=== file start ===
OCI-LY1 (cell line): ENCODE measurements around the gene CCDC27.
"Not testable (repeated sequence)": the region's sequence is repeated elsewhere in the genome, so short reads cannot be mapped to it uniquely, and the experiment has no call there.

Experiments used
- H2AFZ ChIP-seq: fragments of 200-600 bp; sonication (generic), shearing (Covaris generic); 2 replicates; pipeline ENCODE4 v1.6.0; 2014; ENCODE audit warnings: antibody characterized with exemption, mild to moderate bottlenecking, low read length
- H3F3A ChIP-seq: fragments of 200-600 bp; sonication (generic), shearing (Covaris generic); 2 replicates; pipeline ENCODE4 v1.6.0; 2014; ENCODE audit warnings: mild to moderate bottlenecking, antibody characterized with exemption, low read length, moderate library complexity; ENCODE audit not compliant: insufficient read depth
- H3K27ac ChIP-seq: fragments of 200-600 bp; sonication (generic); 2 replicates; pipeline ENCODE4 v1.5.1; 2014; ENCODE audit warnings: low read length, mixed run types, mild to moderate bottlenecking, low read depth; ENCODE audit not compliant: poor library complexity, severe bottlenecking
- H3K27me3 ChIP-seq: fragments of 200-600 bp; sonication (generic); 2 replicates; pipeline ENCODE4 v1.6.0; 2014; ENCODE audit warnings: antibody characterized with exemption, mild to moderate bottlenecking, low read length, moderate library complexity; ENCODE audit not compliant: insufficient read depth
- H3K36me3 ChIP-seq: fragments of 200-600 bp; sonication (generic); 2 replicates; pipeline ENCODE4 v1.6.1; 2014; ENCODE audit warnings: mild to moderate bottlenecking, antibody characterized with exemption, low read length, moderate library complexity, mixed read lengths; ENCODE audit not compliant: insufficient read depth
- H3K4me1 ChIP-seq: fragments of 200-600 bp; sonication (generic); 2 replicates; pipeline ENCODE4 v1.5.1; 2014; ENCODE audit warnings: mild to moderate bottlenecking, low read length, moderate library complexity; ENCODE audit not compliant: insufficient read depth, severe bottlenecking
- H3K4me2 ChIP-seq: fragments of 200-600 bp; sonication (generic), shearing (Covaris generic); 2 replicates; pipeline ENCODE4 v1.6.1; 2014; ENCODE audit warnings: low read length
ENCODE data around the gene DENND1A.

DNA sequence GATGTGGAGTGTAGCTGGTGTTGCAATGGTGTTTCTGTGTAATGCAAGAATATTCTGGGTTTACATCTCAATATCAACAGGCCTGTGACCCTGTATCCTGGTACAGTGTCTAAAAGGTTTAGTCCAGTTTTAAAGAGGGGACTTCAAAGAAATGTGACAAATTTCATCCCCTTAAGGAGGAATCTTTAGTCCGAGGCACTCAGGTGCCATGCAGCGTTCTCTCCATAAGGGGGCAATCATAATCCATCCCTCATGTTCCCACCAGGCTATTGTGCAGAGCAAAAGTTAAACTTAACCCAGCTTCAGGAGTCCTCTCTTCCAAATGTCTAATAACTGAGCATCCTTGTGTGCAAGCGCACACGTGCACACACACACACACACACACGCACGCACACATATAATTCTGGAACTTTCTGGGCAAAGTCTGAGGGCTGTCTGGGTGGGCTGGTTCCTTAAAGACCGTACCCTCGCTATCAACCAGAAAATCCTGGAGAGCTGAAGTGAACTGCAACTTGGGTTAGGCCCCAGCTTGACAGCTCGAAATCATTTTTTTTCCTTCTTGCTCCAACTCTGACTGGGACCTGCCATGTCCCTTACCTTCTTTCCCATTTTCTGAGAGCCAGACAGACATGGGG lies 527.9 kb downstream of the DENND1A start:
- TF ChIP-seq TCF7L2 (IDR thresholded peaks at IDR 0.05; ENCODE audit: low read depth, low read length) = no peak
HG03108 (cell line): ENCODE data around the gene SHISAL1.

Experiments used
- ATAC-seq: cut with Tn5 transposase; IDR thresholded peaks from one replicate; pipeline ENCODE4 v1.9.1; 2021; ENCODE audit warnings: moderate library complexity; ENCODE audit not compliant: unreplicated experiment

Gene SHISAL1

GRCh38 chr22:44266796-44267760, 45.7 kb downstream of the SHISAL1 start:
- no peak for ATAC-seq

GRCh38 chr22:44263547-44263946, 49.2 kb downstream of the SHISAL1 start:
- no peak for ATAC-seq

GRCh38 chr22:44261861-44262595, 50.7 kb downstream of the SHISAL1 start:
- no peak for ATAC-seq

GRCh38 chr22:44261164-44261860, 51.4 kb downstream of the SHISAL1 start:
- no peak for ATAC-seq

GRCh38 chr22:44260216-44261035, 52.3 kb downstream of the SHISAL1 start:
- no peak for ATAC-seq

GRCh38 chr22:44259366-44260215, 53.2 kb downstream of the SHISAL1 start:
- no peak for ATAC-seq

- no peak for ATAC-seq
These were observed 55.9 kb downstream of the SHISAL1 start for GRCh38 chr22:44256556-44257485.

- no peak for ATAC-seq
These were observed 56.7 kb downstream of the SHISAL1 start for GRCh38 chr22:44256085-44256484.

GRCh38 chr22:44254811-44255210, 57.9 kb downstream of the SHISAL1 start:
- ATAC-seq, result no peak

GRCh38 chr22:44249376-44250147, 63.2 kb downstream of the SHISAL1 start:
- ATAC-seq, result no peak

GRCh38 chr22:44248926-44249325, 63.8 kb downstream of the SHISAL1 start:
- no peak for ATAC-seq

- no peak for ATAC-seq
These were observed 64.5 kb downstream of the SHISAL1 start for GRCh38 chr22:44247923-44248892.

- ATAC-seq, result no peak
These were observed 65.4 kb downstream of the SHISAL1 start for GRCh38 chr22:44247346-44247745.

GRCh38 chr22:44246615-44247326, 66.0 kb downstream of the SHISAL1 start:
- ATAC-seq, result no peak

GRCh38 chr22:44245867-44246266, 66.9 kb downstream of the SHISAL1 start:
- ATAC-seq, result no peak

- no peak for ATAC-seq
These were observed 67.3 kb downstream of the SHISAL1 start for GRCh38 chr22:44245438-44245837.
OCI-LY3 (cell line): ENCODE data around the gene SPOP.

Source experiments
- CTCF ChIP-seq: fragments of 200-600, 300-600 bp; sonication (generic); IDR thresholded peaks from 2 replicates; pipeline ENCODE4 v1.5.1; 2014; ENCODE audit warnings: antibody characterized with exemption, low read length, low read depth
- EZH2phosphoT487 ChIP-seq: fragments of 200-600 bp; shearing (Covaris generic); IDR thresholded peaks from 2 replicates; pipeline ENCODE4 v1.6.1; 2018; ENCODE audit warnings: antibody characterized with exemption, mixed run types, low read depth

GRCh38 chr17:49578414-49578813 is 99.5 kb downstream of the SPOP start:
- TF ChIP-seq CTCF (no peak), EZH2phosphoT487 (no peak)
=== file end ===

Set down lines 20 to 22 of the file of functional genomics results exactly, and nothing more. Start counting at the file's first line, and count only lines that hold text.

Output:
GRCh38 chr22:44263547-44263946, 49.2 kb downstream of the SHISAL1 start:
- no peak for ATAC-seq

GRCh38 chr22:44261861-44262595, 50.7 kb downstream of the SHISAL1 start: